Lots of sunshine & lots of watering
We have been enjoying a heatwave in Stephanie’s Kitchen Garden this month. The vegetable beds have been basking in glorious summer sunshine and we have been working hard to make sure the crops haven’t suffered by giving them lots of water and food. As a result everything in the garden is thriving – including the gardeners!
In particular our tender crops are really relishing the summer weather. It was a slow start for many crops but as soon as the temperatures began to soar they started to look much happier. Our sweet potato plants are really starting to put on some growth and have been tied in to their obelisk supports. Our runner beans and climbing French beans, despite looking a little sick after they were first planted out, have now reached the top of their supports and are flowering in abundance. At the time of writing we have just picked our first French beans.
We have also harvested our onions, shallots and garlic this month. The long, hot, dry days made it easy to dry them out and prepare them for storage. Our garlic was a good size, despite suffering from an attack of rust shortly prior to harvest. This was plaited and is now hung in the pantry ready for use. The onions and shallots have been hung alongside them in net bags.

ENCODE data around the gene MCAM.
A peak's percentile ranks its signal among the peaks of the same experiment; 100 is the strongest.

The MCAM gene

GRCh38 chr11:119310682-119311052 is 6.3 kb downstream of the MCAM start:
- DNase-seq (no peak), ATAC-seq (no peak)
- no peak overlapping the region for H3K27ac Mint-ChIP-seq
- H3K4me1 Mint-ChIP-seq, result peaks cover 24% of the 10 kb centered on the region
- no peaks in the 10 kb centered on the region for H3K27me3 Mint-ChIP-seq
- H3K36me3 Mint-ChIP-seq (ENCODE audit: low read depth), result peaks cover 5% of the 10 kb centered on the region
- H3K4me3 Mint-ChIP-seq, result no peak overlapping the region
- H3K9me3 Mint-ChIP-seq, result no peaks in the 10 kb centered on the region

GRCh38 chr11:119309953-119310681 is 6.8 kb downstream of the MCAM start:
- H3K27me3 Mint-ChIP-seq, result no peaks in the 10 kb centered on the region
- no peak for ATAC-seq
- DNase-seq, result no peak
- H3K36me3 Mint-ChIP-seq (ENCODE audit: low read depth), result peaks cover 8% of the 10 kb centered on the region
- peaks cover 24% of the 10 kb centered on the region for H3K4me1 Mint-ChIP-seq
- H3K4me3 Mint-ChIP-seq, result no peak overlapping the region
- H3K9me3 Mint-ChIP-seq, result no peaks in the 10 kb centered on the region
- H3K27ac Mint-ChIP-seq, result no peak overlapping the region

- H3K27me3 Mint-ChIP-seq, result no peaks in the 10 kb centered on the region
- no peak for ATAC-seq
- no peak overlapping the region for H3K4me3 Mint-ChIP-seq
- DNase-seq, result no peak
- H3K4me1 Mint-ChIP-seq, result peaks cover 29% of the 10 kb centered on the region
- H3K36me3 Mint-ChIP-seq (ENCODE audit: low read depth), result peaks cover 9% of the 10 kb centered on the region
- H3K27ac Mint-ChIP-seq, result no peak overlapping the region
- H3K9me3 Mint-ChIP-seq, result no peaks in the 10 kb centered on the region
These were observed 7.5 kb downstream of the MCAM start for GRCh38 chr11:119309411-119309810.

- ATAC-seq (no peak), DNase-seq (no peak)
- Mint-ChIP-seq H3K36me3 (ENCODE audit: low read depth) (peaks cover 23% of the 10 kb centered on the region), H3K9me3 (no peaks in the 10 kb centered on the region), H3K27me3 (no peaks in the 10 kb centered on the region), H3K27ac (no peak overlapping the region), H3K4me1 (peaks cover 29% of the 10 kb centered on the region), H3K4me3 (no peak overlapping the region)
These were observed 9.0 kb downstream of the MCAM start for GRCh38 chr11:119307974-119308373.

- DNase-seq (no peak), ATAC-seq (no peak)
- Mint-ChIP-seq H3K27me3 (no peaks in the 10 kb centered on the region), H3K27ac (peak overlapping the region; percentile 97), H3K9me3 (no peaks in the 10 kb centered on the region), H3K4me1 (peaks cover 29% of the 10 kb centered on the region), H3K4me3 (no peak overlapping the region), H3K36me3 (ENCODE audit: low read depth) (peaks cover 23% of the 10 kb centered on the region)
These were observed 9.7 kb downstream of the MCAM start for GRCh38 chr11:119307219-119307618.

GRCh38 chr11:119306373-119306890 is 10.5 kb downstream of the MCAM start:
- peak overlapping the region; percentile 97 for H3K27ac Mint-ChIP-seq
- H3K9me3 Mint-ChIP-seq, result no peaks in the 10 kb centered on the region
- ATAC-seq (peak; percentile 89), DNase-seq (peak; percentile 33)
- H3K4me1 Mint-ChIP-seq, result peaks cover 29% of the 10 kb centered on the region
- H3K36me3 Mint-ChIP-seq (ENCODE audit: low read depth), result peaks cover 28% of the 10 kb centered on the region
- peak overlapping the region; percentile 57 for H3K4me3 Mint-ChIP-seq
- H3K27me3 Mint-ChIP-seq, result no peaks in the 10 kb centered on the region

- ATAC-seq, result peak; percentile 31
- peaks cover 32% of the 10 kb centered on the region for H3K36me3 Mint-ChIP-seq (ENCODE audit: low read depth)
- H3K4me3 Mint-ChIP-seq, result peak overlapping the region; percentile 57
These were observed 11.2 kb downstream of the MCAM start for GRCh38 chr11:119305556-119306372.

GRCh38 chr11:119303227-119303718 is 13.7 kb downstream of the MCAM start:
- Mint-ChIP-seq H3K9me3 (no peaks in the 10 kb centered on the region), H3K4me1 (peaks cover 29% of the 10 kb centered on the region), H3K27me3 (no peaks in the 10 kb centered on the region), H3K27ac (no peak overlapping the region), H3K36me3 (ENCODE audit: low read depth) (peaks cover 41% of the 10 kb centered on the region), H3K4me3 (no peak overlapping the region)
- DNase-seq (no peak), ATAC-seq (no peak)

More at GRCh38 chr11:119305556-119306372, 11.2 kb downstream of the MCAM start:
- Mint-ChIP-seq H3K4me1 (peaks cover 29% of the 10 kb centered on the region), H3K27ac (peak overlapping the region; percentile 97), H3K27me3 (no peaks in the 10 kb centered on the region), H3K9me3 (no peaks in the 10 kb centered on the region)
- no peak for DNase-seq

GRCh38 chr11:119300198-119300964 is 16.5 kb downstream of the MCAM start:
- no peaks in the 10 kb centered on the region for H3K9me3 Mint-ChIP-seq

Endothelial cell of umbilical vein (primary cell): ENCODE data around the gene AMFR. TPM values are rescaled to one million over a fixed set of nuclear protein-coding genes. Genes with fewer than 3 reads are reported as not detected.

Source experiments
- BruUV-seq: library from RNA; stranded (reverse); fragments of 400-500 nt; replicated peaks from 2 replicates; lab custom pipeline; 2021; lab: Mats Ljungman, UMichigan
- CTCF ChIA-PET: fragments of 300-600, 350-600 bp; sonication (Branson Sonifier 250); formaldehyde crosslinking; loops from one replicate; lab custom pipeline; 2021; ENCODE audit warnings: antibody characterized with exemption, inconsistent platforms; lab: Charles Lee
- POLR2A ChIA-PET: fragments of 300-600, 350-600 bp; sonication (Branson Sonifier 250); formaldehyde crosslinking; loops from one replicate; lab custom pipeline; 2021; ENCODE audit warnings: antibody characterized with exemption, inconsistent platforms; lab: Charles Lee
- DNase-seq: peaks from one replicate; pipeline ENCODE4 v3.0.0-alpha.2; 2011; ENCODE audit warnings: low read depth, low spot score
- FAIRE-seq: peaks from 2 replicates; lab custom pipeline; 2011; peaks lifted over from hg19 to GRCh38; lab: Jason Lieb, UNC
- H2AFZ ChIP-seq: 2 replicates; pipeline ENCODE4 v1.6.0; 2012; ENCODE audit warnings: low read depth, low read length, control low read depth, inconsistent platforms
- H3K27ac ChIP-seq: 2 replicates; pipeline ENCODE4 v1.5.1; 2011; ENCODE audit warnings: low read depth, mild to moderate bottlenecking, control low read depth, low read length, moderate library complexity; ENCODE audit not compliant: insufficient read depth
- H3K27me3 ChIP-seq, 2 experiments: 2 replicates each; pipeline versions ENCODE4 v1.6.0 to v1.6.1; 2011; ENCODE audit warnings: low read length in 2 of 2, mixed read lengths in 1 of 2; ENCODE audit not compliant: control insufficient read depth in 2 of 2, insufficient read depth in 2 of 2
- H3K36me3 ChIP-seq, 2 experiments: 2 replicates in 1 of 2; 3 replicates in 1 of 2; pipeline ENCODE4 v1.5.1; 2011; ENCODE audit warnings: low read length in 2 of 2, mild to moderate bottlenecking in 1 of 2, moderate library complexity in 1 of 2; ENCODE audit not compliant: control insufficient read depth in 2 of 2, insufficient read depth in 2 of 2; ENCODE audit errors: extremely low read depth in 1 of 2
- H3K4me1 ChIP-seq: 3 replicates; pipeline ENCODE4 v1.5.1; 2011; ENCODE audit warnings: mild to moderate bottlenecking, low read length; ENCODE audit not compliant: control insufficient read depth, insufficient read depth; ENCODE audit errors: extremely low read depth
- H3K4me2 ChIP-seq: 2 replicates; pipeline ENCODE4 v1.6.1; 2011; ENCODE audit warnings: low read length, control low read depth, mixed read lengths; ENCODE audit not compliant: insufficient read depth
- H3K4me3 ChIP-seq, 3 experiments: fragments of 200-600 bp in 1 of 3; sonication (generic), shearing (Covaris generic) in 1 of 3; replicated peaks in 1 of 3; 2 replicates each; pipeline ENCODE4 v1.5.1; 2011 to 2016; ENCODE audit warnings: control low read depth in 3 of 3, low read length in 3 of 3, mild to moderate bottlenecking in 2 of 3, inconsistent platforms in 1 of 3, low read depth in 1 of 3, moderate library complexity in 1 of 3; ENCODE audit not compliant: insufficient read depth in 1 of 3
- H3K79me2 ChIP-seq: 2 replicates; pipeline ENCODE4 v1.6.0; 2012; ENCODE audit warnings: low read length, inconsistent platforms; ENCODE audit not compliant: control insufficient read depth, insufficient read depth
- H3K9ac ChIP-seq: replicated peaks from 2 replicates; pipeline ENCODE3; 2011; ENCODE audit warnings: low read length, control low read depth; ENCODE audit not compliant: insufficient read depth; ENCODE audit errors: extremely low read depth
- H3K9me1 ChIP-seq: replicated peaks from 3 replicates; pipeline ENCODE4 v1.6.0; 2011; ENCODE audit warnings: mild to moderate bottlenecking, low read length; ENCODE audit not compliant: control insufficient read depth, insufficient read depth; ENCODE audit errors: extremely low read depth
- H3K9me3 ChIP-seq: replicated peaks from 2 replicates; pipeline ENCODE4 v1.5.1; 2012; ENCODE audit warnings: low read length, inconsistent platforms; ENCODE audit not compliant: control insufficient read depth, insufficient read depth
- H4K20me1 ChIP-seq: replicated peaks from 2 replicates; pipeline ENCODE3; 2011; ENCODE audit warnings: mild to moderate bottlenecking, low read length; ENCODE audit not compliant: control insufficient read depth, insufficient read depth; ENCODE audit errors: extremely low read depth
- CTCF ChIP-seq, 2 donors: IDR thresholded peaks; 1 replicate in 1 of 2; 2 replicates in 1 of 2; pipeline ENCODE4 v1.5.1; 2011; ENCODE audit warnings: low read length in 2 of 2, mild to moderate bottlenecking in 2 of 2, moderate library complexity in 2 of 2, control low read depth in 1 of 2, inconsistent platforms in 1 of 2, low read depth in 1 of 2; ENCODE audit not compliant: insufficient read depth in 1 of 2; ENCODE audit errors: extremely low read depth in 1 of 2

Of course, the crops are not the only plants to benefit from the current conditions- weeds enjoy them too. We regularly hoe our beds to keep them free of weeds. Weeds can take hold really quickly at this time of year and will take the goodness out of the soil, robbing our crops of precious nutrients so it’s really important to keep on top of them. Plus they look unsightly and at Stephanie’s, we like things neat and tidy.
July has seen the big annual blackcurrant harvest in the fruit cage. This is such a low maintenance crop, with the bushes needing very little attention through the year. We harvested two big trugs full of fruit and have been busy making delicious organic jam to stock up our cupboards. Our blueberries and tayberries have also been amazing this year, making up for the disappointment of losing our strawberry crop to the mice. Our summer raspberries are still very young plants, yielding only a small amount of fruit. This month we gave them a generous dose of poultry manure to encourage the new canes to grow which will bear next year’s crop. These have been tied into the supports.